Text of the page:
Sunday, July 22, 2007

Beckham Plays, What Next?


David Beckham played yesterday and apparently people are excited. I wouldn't know I was camping. As far as I can tell I missed next to nothing and the ankle injury had nothing to do with it (I will explain later). I know it's impossible for him to be Michael Jordan in a sport where offense is not celebrated. At least not the point-scoring offense Americans prefer and rightfully expect. Ticket prices seem rather high so we need something to put us in the seats. Now the soccer elitists are going to counter that the game is beautiful and the reason for Beckham's arrival is not to score tons of goals. They are right I suppose. It instead is to put fannies in seats (Americans like goals) and raise the profile of soccer (Americans like offense). I counter that the most important reason for Beckham's presence in the U.S. is so some people make tons of money, (see Beckham, David). People need to be honest with themselves and realize money is the true reason for him coming here. It's primarily money for him but there are some other folks out there that will benefit.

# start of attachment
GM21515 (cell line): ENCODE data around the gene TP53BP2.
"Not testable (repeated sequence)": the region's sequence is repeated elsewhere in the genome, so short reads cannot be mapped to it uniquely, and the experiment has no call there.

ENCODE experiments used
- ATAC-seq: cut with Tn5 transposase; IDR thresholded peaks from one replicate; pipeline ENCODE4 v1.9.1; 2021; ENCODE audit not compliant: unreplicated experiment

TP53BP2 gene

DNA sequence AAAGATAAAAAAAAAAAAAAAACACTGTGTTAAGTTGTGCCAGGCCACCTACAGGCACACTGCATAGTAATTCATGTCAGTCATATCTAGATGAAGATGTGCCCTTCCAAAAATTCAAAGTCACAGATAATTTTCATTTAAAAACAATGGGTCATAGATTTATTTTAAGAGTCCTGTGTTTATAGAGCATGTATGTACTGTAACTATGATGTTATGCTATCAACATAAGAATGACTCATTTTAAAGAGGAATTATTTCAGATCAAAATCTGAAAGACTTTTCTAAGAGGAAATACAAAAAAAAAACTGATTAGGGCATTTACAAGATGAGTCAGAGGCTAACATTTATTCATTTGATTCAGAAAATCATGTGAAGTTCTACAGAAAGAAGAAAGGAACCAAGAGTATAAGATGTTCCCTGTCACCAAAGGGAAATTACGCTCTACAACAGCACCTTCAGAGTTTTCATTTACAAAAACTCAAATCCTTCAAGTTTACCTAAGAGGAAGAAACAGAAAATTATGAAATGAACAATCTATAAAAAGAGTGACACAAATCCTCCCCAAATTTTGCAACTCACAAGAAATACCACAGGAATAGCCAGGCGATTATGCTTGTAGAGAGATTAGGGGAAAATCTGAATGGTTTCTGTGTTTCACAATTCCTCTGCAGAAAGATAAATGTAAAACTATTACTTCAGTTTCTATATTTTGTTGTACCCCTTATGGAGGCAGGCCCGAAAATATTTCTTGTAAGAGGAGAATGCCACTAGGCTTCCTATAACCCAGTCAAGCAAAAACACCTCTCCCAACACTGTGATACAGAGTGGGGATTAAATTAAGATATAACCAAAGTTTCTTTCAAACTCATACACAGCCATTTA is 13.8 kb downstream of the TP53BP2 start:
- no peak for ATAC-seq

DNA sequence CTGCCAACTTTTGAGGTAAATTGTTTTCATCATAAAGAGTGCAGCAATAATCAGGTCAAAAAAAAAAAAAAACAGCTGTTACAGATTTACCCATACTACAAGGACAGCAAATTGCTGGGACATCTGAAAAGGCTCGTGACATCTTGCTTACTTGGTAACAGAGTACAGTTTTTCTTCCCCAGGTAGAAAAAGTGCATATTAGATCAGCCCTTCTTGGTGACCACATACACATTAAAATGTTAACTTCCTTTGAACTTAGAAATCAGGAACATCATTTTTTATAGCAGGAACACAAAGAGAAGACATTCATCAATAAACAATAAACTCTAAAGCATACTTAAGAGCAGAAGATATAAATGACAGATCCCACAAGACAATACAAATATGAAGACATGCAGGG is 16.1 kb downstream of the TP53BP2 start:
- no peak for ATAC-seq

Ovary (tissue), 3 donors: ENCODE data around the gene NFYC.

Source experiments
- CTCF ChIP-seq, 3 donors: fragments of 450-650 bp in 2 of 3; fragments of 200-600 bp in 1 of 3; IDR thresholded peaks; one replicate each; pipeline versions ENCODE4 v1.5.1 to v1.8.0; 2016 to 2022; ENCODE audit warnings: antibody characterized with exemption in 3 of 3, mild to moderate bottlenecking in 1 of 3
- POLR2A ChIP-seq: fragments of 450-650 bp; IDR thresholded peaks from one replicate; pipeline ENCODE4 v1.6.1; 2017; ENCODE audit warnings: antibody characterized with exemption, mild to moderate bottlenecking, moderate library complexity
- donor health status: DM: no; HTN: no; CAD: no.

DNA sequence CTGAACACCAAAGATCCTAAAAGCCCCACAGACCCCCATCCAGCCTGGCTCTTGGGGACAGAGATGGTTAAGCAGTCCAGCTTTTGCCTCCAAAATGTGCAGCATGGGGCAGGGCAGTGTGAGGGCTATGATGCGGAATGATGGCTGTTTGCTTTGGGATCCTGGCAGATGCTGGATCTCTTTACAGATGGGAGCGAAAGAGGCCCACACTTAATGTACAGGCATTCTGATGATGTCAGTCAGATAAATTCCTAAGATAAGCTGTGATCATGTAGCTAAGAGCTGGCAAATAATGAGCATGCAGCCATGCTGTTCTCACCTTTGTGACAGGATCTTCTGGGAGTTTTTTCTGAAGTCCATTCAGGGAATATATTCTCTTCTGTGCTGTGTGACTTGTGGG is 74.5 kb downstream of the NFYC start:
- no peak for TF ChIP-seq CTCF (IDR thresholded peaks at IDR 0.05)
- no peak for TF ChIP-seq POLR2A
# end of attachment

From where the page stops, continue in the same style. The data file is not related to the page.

As for the injury, I know that Beckham is nursing an injured ankle. The only thing that affected was his playing time. Whether he is 40%, 80% or 100% he is still a midfielder and still plays soccer. Goals are minimal and after a while Americans will hate that the soccer play that makes Beckham most famous, direct kicks, are a result of cowardly flops and terrible acting. Now that I've disputed the injury argument from our soccer friends I will return to the reasons for Beckham's arrival, and why the first game is a sign that he will be glad he came over but American soccer will not.